Written By Bill Roberts, President, Network Services, Datatrend Technologies, Inc.
In the last several years, the National Fire Protection Agency (“NFPA”) and the National Electric Code® (“NEC”) have focused their attention on the potential safety threat posed by abandoned cabling throughout our commercial buildings. These abandoned cables are a source for fueling fire, smoke, and lethal toxic fumes. PVC cables, for example, emit both hydrogen chloride and dioxin. Dioxin is said to be one of the most toxic synthetic chemicals known to science.
The National Electrical Code (NEC 2002) requires that all abandoned copper and fiber cable be removed.
Definition of Abandoned Cable
“Installed communications cable that is not terminated at both ends at a connector or other equipment and not identified for future use with a tag.”
The NFPA is concerned about what happens inside the ceiling plenum space. They consider any material not in use as storage, and storage material must be removed. No exceptions.
How would this be enforceable?
- The applicable part of the NEC has to be adopted by the city/municipality involved.
- The municipality may choose or not choose to enforce that section of the NEC.
- In many cases, the removal of the “abandoned cable” could be a consideration for the permit being granted by the municipality.
Traditionally, as with many other elements in facilities, abandoned cables have been largely ignored; out of sight, out of mind. But that attitude is changing rapidly. Abandoned cables may now place a property out of code, jeopardizing fire insurance, and creating a significant legal liability.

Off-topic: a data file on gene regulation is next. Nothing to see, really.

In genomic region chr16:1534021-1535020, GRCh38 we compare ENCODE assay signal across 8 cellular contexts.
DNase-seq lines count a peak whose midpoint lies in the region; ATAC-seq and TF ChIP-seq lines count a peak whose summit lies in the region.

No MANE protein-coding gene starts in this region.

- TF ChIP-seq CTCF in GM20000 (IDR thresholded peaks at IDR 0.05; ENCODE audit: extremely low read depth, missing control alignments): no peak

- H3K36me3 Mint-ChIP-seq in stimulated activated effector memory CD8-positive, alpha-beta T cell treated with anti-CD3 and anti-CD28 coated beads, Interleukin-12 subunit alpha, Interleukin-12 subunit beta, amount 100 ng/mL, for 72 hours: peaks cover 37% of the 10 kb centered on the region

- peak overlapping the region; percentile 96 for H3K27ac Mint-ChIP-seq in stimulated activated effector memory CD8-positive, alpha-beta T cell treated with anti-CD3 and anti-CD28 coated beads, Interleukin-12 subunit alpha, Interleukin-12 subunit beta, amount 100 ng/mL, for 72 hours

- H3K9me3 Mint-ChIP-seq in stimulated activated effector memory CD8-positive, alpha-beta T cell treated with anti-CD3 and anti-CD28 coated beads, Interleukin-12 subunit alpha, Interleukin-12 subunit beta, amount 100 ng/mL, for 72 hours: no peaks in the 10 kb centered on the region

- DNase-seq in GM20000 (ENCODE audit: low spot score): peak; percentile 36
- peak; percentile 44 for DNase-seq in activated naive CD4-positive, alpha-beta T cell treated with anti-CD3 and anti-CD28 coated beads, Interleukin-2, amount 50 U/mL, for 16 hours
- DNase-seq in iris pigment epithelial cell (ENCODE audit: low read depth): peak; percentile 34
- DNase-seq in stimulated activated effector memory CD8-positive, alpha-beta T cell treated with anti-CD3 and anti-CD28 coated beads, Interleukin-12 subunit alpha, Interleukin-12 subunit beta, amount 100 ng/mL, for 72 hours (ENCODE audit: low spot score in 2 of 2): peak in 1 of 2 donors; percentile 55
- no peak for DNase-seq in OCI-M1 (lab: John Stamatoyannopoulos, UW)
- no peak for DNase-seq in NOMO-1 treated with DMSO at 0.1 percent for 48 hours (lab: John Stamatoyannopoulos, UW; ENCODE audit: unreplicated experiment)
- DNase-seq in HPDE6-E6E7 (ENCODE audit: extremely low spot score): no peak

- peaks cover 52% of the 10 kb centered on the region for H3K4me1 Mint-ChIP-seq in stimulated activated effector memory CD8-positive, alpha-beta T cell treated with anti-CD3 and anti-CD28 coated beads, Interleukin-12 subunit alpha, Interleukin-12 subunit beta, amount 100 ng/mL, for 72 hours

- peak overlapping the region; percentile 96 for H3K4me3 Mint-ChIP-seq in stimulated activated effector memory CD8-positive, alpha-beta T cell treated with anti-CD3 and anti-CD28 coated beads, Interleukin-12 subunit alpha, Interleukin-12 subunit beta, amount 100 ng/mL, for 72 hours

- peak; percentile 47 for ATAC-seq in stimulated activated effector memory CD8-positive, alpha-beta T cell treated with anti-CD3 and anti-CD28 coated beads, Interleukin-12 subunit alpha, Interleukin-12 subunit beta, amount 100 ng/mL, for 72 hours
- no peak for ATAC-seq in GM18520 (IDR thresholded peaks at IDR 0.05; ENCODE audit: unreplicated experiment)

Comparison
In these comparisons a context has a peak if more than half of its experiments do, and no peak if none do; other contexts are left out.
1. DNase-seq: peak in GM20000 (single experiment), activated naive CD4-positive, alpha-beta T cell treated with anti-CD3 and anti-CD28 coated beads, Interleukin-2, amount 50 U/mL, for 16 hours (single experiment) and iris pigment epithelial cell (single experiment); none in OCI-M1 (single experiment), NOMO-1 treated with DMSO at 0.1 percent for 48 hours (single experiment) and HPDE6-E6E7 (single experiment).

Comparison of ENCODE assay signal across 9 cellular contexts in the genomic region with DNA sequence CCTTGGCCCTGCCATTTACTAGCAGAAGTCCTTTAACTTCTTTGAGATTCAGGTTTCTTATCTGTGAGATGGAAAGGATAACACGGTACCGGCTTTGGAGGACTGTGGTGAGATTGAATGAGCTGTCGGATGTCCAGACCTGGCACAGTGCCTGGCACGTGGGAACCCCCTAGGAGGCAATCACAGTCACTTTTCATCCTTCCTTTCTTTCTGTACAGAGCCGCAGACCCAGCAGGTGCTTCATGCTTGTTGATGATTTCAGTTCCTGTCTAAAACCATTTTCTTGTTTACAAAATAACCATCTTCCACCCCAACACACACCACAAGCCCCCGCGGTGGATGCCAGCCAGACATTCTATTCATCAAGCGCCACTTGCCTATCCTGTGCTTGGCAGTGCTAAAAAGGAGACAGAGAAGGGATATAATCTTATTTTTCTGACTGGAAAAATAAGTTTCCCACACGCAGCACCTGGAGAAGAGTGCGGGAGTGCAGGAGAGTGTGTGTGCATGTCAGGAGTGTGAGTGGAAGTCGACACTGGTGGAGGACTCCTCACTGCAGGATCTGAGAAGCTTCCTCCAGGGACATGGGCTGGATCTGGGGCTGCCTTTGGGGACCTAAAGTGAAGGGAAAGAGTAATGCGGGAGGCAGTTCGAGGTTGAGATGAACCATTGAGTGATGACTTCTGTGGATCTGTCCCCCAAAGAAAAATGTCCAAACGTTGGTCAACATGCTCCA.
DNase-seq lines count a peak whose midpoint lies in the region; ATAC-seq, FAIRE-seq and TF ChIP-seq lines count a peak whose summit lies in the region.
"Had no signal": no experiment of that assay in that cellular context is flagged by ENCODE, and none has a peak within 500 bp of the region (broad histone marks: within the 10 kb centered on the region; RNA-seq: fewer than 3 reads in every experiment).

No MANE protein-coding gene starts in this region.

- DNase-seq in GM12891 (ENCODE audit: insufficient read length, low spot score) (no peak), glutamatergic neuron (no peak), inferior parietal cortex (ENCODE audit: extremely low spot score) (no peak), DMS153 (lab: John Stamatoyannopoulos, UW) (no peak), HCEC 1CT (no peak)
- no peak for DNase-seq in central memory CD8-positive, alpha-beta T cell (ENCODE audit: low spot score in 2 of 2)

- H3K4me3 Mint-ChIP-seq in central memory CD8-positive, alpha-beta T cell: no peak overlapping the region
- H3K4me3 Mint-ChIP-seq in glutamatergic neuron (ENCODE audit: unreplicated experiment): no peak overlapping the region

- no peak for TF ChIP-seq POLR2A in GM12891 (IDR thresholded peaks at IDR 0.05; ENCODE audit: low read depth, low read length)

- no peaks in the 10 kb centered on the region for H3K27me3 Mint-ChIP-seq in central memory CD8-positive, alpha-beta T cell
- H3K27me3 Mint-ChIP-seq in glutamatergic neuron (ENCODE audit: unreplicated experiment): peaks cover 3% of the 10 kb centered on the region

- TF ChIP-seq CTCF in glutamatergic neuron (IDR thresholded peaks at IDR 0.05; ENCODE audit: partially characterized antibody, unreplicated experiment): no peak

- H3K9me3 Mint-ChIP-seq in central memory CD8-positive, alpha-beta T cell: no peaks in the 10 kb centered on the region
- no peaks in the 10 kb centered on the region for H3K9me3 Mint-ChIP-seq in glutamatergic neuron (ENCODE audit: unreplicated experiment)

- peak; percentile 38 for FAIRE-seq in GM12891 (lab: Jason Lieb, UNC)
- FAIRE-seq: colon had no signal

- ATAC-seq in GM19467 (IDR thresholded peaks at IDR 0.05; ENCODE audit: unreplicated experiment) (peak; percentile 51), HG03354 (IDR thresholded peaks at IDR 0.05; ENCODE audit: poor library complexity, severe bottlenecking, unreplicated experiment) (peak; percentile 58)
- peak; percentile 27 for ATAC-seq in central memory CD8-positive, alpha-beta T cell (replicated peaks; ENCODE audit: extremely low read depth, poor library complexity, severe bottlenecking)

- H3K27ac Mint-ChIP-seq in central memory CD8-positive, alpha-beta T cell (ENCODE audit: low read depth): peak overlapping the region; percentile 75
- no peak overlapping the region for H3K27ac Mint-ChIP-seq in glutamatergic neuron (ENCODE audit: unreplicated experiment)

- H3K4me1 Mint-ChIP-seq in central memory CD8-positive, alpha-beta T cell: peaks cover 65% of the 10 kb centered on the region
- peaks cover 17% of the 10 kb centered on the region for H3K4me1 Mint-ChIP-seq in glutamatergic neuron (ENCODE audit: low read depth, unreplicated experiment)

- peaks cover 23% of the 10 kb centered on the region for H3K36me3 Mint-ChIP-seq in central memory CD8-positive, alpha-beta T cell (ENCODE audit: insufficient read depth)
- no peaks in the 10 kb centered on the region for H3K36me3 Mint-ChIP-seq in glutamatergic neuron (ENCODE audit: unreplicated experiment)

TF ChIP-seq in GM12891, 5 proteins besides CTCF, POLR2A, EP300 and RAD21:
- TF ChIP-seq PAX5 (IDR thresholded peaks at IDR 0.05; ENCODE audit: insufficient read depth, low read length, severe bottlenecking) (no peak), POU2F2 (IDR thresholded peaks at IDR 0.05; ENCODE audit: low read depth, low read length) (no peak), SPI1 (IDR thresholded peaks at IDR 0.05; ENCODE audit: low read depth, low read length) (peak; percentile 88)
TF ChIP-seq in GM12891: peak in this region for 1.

The best time to remove abandoned cables is during a remodel construction project or during the installation of new cabling systems. Removing abandoned cable at these times minimizes the disruption of building occupants, while helping free up capacity for newly installed cables. With local inspectors making the NEC enforcement more and more prevalent, failing to plan up front, the removal of abandoned cable during a remodel could cause untimely delays while trying to pass inspections.
The only way to truly identify wiring that is not being used within a building is to conduct a comprehensive wiring survey and audit. This survey and audit will identify the extent of the problem and the level of effort that will be required to correct it. The process should start with a survey of all telecommunications and computer equipment closets.
Some of the types of cable that can be in the ceiling are:
- Electrical cable (including the PBX power cable)
- LAN (data) cable
- Phone cable
- Security cable
- Fire alarm cable
- Video cable
Cabling within the facility should fall into one of three categories:
- In use
- Tagged For Future Use
Once this has been determined, it is not as simple as just ripping out the abandoned cables and throwing them away. It is important to carefully plan and budget the cable abatement project before any cables are removed. Using skilled network technicians who have experience working with critical cabling, will limit the potential for bringing existing systems down.
Datatrend technicians provide the technical expertise and years of networking experience to successfully and efficiently plan and execute an abandoned cable removal project.